Moultrie works to give victim's rights
The Colquitt County District Attorney's office kicked off this year's National Crime Victims' Rights week with a ceremony Friday morning.
Brian McDaniel, the senior assistant district attorney, says often times we hear about the rights that a suspect or criminal has but we don't hear about the rights a victim has and that's what this week is all about.
30 years ago, crime victims had no rights, access to crime victim compensation, or help to rebuild their lives. But McDaniel says in the state of Georgia, there is now a law that says victims must be notified of court hearings and things of that nature so that they can be there and speak out about their side of the story if they wish.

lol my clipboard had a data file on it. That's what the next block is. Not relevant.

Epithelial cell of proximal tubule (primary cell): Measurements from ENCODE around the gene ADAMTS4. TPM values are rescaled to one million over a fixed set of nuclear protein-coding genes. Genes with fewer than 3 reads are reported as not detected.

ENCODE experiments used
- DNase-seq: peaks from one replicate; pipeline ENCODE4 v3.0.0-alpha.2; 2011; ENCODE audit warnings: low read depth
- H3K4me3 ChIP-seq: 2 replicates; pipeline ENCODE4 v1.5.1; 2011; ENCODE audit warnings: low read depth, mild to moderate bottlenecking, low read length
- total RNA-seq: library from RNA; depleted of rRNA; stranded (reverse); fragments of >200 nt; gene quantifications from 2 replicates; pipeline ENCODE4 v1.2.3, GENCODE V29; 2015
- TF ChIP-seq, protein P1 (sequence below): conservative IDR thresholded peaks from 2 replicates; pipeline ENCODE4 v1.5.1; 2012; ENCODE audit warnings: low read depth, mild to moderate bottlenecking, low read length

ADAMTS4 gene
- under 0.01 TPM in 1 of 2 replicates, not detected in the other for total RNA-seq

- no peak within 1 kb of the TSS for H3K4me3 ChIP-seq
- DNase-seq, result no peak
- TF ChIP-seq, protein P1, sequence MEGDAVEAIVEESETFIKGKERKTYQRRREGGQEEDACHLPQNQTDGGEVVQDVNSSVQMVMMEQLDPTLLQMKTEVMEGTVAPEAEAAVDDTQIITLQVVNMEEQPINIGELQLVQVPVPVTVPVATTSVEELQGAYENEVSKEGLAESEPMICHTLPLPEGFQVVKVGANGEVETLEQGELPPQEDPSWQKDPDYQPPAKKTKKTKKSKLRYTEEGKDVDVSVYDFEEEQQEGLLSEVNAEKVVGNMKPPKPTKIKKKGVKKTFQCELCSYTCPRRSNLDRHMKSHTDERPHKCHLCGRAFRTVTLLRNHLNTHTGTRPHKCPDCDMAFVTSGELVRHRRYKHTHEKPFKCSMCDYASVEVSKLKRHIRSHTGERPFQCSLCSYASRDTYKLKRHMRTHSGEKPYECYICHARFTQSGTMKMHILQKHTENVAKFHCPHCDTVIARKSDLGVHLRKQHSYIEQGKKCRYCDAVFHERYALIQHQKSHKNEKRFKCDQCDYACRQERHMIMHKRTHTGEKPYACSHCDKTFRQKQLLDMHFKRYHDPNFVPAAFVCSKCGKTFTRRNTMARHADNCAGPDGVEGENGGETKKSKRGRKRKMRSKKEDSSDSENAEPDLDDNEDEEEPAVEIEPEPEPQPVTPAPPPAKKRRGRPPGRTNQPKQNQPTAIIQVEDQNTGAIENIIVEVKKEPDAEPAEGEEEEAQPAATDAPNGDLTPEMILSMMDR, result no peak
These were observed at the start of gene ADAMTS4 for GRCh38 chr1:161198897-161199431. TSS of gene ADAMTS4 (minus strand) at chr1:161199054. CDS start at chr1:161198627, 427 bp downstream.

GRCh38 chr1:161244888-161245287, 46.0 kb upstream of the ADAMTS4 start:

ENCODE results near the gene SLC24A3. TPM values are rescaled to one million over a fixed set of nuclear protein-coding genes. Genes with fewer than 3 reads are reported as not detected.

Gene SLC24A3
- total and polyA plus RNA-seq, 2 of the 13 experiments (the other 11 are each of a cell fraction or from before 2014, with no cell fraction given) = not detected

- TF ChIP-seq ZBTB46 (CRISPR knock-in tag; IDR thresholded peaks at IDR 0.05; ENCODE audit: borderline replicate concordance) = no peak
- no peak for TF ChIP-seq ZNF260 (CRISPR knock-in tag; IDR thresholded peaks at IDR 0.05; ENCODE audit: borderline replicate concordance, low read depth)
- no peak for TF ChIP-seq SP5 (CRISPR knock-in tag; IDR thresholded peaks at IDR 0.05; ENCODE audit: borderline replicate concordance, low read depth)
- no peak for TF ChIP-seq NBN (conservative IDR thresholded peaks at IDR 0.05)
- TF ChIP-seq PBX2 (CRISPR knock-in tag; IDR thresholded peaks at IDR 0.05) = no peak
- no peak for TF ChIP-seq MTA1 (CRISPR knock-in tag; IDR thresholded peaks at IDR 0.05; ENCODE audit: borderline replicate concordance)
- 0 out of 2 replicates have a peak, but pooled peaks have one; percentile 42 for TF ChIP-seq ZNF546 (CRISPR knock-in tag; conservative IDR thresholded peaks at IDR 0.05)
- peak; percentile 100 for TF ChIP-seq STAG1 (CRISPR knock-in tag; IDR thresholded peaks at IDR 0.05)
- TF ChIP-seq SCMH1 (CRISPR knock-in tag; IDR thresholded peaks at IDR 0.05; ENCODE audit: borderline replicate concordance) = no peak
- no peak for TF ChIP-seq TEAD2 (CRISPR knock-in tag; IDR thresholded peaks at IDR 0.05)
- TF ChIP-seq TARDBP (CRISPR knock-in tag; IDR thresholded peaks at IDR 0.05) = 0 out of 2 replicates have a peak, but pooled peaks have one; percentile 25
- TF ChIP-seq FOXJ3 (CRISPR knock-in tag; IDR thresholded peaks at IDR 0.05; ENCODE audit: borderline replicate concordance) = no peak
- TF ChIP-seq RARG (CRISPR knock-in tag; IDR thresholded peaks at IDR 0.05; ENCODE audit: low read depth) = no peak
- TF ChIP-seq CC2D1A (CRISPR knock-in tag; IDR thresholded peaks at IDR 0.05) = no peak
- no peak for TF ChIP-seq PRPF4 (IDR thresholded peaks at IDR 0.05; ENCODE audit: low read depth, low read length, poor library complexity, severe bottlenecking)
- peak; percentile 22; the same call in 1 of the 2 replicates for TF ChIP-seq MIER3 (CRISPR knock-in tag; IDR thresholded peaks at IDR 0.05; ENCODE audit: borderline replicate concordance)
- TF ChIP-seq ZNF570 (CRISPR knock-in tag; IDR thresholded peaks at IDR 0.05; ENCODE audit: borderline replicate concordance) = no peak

This issue hits very close to home for Janneka Hamilton, a victim of domestic violence, who was there to speak out about what happened to her.
Hamilton said in 2009, she was riding around town with who she thought was her friend when all of a sudden he got angry and lashed out at her. Hamilton said he stabbed her several times in the stomach, arm, back, throat, and slashed her across the face, when she stopped breathing, the suspect drove away. When she started breathing again, she crawled 600 feet to the nearest home to get help.
Hamilton said at first she didn't consider herself lucky to be alive, but after several months of healing she knows that she survived the attack for a reason. She has now made it a point to speak out and share her story in hopes of saving at least one other person.